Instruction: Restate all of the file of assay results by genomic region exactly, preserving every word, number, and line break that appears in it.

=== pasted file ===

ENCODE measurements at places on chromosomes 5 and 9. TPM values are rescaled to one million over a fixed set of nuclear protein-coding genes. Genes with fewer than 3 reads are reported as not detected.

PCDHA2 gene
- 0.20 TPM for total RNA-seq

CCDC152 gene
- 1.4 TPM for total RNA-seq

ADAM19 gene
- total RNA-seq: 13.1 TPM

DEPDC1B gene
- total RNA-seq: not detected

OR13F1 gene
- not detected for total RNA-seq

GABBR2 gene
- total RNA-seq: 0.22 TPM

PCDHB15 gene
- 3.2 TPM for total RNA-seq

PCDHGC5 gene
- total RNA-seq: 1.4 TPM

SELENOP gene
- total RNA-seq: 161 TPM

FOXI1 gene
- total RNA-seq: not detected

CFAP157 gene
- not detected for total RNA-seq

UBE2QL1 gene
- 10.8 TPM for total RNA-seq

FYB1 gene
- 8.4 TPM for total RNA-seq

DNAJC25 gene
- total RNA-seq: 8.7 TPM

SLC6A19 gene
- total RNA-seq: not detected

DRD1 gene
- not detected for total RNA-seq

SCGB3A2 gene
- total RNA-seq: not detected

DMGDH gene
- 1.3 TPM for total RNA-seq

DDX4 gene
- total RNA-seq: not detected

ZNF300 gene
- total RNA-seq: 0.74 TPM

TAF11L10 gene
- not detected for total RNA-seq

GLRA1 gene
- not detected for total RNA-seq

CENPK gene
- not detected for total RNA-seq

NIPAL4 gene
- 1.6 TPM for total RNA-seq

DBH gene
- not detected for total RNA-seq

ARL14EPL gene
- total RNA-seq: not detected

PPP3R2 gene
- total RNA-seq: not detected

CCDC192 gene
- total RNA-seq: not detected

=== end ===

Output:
ENCODE measurements at places on chromosomes 5 and 9. TPM values are rescaled to one million over a fixed set of nuclear protein-coding genes. Genes with fewer than 3 reads are reported as not detected.

PCDHA2 gene
- 0.20 TPM for total RNA-seq

CCDC152 gene
- 1.4 TPM for total RNA-seq

ADAM19 gene
- total RNA-seq: 13.1 TPM

DEPDC1B gene
- total RNA-seq: not detected

OR13F1 gene
- not detected for total RNA-seq

GABBR2 gene
- total RNA-seq: 0.22 TPM

PCDHB15 gene
- 3.2 TPM for total RNA-seq

PCDHGC5 gene
- total RNA-seq: 1.4 TPM

SELENOP gene
- total RNA-seq: 161 TPM

FOXI1 gene
- total RNA-seq: not detected

CFAP157 gene
- not detected for total RNA-seq

UBE2QL1 gene
- 10.8 TPM for total RNA-seq

FYB1 gene
- 8.4 TPM for total RNA-seq

DNAJC25 gene
- total RNA-seq: 8.7 TPM

SLC6A19 gene
- total RNA-seq: not detected

DRD1 gene
- not detected for total RNA-seq

SCGB3A2 gene
- total RNA-seq: not detected

DMGDH gene
- 1.3 TPM for total RNA-seq

DDX4 gene
- total RNA-seq: not detected

ZNF300 gene
- total RNA-seq: 0.74 TPM

TAF11L10 gene
- not detected for total RNA-seq

GLRA1 gene
- not detected for total RNA-seq

CENPK gene
- not detected for total RNA-seq

NIPAL4 gene
- 1.6 TPM for total RNA-seq

DBH gene
- not detected for total RNA-seq

ARL14EPL gene
- total RNA-seq: not detected

PPP3R2 gene
- total RNA-seq: not detected

CCDC192 gene
- total RNA-seq: not detected